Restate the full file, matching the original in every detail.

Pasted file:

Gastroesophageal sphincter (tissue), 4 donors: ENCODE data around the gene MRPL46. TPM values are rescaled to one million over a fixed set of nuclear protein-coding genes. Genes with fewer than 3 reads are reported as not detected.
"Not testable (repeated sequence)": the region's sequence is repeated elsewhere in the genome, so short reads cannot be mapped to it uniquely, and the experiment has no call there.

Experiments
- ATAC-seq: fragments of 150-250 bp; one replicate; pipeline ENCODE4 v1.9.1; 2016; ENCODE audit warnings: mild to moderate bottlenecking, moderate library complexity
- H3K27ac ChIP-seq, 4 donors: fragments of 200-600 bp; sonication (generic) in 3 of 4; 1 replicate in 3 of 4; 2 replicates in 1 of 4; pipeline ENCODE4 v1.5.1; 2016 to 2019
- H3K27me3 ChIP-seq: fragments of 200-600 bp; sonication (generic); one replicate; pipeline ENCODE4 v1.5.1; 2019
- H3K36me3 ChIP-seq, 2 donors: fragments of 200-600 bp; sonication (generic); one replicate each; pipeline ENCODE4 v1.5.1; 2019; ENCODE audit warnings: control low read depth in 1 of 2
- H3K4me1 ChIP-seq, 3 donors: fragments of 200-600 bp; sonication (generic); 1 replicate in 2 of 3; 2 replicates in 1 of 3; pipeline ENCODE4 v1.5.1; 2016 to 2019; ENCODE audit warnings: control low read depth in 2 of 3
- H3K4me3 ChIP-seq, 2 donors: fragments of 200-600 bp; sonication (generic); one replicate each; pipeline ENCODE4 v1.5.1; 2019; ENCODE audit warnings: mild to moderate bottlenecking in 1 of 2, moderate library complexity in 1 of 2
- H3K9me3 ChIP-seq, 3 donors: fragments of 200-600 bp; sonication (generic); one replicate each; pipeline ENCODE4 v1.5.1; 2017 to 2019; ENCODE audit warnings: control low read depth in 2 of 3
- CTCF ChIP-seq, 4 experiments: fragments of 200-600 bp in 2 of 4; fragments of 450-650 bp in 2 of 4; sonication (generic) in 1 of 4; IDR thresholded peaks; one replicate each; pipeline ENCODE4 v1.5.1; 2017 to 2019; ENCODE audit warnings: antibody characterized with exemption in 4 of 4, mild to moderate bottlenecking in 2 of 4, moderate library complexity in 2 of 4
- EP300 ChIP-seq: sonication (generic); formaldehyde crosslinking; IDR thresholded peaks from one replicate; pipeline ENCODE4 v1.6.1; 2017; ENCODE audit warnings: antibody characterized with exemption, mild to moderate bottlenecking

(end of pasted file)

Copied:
Gastroesophageal sphincter (tissue), 4 donors: ENCODE data around the gene MRPL46. TPM values are rescaled to one million over a fixed set of nuclear protein-coding genes. Genes with fewer than 3 reads are reported as not detected.
"Not testable (repeated sequence)": the region's sequence is repeated elsewhere in the genome, so short reads cannot be mapped to it uniquely, and the experiment has no call there.

Experiments
- ATAC-seq: fragments of 150-250 bp; one replicate; pipeline ENCODE4 v1.9.1; 2016; ENCODE audit warnings: mild to moderate bottlenecking, moderate library complexity
- H3K27ac ChIP-seq, 4 donors: fragments of 200-600 bp; sonication (generic) in 3 of 4; 1 replicate in 3 of 4; 2 replicates in 1 of 4; pipeline ENCODE4 v1.5.1; 2016 to 2019
- H3K27me3 ChIP-seq: fragments of 200-600 bp; sonication (generic); one replicate; pipeline ENCODE4 v1.5.1; 2019
- H3K36me3 ChIP-seq, 2 donors: fragments of 200-600 bp; sonication (generic); one replicate each; pipeline ENCODE4 v1.5.1; 2019; ENCODE audit warnings: control low read depth in 1 of 2
- H3K4me1 ChIP-seq, 3 donors: fragments of 200-600 bp; sonication (generic); 1 replicate in 2 of 3; 2 replicates in 1 of 3; pipeline ENCODE4 v1.5.1; 2016 to 2019; ENCODE audit warnings: control low read depth in 2 of 3
- H3K4me3 ChIP-seq, 2 donors: fragments of 200-600 bp; sonication (generic); one replicate each; pipeline ENCODE4 v1.5.1; 2019; ENCODE audit warnings: mild to moderate bottlenecking in 1 of 2, moderate library complexity in 1 of 2
- H3K9me3 ChIP-seq, 3 donors: fragments of 200-600 bp; sonication (generic); one replicate each; pipeline ENCODE4 v1.5.1; 2017 to 2019; ENCODE audit warnings: control low read depth in 2 of 3
- CTCF ChIP-seq, 4 experiments: fragments of 200-600 bp in 2 of 4; fragments of 450-650 bp in 2 of 4; sonication (generic) in 1 of 4; IDR thresholded peaks; one replicate each; pipeline ENCODE4 v1.5.1; 2017 to 2019; ENCODE audit warnings: antibody characterized with exemption in 4 of 4, mild to moderate bottlenecking in 2 of 4, moderate library complexity in 2 of 4
- EP300 ChIP-seq: sonication (generic); formaldehyde crosslinking; IDR thresholded peaks from one replicate; pipeline ENCODE4 v1.6.1; 2017; ENCODE audit warnings: antibody characterized with exemption, mild to moderate bottlenecking